‘Once a Wintonian, always a Wintonian’.
The College Principal, chin propped on one hand, watches fondly as clusters of middle-aged women drift into her dining hall.
Old friends shuffle place cards so they can sit together. Ever the rebels. Candlelight and wine soften their wrinkles so they recognise each other not as faded blooms, but as their former greener selves.
Sitting back from the rising chatter, a solitary guest lifts her eyes to the portraits hanging proudly on oak-panelled walls.
The Principal knows what she’s thinking; there’s always one.
‘Did I achieve enough? Is it too late?’
Swirled wine hides a swell of emotion, but the Principal’s smile remains constant. Like the blue Echinops standing proud in Winton’s well-tended gardens, she knows her thistles are spiky in nature, but strong.
As the ritual of dinner plays out, the alumnus gradually succumbs to the enchantment of her alma mater. Familiar surroundings and long-forgotten faces cocoon her. Fine food and drink lower her defences. The debris of mid-life slowly clears, and she remembers how it felt to be independent and fearless. Little by little, she comes to understand that the person she once was still exists inside, and if called upon, would willingly step up to any new challenge. Age and experience simply add reassurance.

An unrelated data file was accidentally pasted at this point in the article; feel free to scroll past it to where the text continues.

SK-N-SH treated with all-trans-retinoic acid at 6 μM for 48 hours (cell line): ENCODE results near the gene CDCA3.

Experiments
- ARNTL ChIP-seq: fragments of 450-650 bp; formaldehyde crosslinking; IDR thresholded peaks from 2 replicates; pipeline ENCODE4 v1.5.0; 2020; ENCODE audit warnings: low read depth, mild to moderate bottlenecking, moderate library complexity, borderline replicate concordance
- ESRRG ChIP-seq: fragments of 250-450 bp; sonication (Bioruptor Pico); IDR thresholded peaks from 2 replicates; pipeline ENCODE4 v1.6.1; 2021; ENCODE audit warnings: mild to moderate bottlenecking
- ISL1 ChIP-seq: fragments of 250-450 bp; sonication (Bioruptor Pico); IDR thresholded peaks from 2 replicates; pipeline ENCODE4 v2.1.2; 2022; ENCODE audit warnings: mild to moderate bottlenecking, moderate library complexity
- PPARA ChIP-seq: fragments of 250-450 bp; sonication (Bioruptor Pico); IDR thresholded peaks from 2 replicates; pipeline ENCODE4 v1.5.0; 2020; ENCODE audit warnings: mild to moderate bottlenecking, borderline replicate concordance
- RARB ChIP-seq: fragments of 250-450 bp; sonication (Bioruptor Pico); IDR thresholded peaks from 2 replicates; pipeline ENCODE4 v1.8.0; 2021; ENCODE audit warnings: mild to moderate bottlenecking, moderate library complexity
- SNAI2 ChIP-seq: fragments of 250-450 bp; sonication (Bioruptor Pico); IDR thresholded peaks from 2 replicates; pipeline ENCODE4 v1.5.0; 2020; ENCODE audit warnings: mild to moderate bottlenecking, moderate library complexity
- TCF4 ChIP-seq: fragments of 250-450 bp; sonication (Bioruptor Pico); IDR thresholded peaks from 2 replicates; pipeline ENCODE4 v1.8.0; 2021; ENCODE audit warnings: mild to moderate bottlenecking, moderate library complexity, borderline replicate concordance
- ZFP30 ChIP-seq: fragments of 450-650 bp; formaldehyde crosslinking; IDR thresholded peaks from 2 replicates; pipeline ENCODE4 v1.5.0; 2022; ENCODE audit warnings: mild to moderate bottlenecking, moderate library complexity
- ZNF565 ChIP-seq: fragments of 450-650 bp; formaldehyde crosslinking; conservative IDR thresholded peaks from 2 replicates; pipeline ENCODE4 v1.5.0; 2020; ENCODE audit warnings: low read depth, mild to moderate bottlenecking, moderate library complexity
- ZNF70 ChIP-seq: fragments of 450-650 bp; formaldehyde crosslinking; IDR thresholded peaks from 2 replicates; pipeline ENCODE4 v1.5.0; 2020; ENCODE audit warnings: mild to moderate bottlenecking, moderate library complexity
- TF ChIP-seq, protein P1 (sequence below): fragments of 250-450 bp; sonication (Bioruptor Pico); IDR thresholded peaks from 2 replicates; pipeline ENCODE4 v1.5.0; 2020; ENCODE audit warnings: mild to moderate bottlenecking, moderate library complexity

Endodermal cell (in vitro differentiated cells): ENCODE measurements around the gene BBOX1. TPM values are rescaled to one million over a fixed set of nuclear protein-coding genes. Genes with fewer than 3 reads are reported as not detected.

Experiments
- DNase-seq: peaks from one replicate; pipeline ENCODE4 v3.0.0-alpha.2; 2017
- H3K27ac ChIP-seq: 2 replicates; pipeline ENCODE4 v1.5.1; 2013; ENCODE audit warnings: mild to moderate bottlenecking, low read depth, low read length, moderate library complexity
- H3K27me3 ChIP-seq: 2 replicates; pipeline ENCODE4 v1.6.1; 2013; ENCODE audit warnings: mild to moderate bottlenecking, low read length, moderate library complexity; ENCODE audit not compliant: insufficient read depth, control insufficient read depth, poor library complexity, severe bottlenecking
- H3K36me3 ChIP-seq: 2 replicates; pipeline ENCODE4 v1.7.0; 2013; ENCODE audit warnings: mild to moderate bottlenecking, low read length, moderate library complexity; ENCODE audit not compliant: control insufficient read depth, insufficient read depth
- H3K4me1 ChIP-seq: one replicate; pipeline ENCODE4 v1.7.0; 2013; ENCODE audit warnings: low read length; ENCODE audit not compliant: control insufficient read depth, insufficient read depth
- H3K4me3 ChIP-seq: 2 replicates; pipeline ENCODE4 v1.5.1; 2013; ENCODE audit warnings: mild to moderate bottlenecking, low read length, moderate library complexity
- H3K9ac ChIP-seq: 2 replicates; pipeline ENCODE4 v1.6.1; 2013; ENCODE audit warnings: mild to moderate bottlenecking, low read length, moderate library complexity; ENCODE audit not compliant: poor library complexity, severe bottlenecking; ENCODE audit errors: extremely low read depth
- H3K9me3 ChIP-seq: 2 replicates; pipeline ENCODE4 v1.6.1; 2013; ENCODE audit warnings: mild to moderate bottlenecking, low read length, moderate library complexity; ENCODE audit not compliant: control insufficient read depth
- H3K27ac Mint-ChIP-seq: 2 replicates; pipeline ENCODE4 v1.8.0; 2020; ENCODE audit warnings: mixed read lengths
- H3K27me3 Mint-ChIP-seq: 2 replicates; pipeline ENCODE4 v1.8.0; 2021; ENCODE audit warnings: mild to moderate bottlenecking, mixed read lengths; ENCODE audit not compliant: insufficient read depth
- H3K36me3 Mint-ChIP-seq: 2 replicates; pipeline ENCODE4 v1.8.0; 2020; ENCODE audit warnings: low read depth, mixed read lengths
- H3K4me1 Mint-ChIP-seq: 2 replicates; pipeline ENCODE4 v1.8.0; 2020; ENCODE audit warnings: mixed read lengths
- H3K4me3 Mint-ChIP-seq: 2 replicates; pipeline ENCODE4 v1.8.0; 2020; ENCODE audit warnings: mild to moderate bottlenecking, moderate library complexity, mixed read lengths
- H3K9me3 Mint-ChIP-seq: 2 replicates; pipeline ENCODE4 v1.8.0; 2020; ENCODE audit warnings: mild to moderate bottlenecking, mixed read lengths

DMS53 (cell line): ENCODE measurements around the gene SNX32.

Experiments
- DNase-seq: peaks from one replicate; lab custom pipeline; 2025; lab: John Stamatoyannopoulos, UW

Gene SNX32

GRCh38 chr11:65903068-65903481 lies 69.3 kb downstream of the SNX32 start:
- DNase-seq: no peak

Coffee is served and groups of tipsy women disperse into the night. The thistle pauses on her way out for a closer look at the paintings that surround High Table.
The central canvas depicts Winton’s legendary first Principal resplendent in Victorian silk, chin resting elegantly on slim fingers.
Her successors line up on either side, faces and costumes frozen in time; links in a chain that stretches across centuries.
Without these illustrious leaders, their efforts and their influence, the thistle knows she could not have blossomed as she did, and will do again.
‘Goodnight Ladies’, she murmurs to the portraits. ‘Thank you for having us.’
As she turns to leave, a whisper seems to reverberate around the hall, as if one Principal has nudged another:
‘See, once a Wintonian, always a Wintonian.’